* InstantSeduction: In his autobiography, he mentions that a girl staying next to him flirted with him by knocking on the wall a few times. He went to meet her and within three lines, they "engaged nocturnally." Awesome.
* KickTheDog: Often the 'dog' is Charlie himself, other times a dog is literally kicked, such as in the short ''Sunnyside''.
* LiteralAssKicking: Lots of it. The Tramp in particular seems unable to let a good rump go by unkicked.
* MeatOVision: In ''Film/TheGoldRush''. An anecdote says that the extra performing in the chicken suit couldn't get The Tramp's distinctive walk just right, and eventually Chaplin had to do it himself.
* MickeyMousing: Even though his movies were silent, Chaplin would always have someone playing an instrument like the violin on the set so a tempo and rhythm for the scenes could be established, and then a separate score could be played to the film later on. Creator/JerryLewis said in an interview that he learned this method from Chaplin and applied it to his own movies.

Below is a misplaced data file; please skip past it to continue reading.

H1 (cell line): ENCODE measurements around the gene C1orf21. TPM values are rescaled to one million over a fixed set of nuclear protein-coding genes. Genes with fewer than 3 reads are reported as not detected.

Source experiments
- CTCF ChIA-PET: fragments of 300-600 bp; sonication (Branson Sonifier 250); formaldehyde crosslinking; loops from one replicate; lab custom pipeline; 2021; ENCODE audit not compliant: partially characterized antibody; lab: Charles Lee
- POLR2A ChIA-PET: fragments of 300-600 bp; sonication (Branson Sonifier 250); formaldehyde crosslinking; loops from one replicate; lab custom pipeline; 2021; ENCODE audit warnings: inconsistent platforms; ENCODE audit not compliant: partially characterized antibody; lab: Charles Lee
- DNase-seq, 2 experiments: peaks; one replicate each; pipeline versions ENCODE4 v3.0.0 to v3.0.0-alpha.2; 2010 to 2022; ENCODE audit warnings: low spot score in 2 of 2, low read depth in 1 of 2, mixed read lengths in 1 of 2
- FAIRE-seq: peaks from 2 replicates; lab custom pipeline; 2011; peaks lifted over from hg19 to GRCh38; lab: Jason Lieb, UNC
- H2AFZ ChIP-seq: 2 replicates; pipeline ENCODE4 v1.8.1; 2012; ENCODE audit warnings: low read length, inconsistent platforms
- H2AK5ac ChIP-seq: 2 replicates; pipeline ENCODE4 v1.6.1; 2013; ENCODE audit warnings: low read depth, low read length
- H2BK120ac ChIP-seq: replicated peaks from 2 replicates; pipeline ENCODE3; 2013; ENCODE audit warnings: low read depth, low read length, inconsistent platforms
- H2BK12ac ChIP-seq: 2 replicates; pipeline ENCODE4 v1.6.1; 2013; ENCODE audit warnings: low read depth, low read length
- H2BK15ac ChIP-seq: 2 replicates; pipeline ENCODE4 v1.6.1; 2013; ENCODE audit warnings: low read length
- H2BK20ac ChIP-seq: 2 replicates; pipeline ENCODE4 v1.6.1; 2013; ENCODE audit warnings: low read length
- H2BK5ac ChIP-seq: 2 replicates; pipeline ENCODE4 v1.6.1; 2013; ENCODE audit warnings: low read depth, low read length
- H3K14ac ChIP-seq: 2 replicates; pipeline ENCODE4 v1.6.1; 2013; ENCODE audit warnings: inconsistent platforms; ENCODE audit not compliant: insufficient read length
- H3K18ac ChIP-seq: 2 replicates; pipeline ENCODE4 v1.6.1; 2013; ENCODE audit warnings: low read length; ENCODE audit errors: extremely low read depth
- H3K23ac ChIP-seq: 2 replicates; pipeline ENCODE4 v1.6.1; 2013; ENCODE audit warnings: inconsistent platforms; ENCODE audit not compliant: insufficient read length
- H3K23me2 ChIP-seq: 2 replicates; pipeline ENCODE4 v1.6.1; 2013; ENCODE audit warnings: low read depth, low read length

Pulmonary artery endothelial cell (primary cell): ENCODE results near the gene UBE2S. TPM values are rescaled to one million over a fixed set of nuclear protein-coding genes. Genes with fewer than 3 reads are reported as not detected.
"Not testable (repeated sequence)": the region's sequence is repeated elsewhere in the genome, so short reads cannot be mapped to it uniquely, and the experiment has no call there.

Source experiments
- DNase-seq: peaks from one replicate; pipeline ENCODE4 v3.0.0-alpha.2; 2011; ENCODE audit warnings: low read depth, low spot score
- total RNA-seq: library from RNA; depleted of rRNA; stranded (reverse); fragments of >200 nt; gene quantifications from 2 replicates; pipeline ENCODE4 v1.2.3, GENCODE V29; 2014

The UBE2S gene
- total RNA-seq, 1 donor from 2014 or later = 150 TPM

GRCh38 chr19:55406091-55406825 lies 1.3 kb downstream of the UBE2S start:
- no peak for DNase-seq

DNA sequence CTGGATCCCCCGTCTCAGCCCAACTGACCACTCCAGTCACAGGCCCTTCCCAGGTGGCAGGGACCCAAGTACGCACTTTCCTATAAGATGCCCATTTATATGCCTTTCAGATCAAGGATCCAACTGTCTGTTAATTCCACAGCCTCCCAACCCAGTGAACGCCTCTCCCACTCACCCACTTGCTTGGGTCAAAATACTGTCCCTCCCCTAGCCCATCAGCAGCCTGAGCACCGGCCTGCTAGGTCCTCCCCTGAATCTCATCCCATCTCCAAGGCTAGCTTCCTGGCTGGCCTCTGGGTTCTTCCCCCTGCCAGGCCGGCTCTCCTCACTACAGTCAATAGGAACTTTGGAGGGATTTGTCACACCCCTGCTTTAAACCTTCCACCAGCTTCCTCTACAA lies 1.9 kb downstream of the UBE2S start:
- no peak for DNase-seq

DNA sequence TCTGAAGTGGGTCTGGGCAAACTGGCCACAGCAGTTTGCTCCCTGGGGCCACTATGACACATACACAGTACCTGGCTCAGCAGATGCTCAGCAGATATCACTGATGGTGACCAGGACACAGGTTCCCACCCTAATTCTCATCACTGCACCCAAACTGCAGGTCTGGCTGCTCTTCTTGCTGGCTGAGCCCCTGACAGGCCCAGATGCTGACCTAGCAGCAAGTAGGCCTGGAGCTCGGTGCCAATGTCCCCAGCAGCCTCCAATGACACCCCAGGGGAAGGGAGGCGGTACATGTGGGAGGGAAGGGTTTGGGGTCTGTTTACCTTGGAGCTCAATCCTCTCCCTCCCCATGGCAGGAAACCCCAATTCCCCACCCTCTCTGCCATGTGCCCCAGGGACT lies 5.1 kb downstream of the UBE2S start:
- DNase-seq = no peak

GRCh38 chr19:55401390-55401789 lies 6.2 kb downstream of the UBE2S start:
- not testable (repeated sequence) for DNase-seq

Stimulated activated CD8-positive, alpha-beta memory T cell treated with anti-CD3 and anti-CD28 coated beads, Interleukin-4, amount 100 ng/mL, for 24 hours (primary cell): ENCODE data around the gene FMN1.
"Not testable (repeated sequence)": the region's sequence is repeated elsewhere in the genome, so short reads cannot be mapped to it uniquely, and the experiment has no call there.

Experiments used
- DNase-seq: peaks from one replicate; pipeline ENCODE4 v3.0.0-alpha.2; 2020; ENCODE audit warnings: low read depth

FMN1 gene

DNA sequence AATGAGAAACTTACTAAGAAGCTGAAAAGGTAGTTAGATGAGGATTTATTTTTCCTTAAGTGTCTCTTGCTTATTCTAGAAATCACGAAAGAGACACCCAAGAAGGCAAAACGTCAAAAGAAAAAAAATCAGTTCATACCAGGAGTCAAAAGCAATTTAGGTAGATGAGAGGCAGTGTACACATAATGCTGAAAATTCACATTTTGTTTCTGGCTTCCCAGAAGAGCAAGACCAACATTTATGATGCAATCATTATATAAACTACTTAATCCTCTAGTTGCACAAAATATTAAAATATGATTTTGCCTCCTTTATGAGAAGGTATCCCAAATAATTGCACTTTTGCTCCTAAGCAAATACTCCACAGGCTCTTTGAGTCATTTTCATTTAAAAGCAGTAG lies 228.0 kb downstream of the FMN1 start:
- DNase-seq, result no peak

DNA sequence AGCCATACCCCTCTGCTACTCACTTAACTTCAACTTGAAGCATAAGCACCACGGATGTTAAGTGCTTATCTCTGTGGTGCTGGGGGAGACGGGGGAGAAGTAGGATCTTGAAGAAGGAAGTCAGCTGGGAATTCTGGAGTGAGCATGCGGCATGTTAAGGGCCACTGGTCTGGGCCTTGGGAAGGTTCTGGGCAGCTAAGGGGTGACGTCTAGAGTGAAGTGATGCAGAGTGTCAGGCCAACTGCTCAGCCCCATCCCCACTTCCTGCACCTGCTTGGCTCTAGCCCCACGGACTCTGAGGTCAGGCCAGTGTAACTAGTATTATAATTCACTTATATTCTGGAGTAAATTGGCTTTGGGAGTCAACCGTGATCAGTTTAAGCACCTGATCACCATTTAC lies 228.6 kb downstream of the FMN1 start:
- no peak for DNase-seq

* ANaziByAnyOtherName: ''Film/TheGreatDictator'' made a not-so-thinly veiled attack on Nazis in 1940 when not only were the Nazis still in power, but America was officially at peace with them.
* NiceHat: Just try imagining the tramp without his trademark bowler hat.
* NoEnding: If it wasn't a BittersweetEnding it was probably this.
* NoNameGiven: For almost every character in his movies.
* NonspecificallyForeign: The Tramp is seldom refered to by name, but when he is given a name in the inter-titles it's either "Charlie" or "Charlot", implying perhaps that he is intended to be French. The singing scene in ''Film/ModernTimes'', the only time the character actually "speaks" on film, sees him singing a nonsense language that sounds [[AsLongAsItSoundsForeign somewhere between Italian and French]].
* PerpetualPoverty: The Tramp, although he occasionally comes into money during the course of a movie. See [[spoiler:''Film/TheGoldRush'']].
* PintSizedPowerhouse
* PopCulturalOsmosis: Chaplin is universally recognizable to many people, even those who never saw or enjoyed one of his films. He has been a mainstay of pop culture since 1914, inspiring countless songs, comic strips, cartoons, parodies, circus clown acts, etc.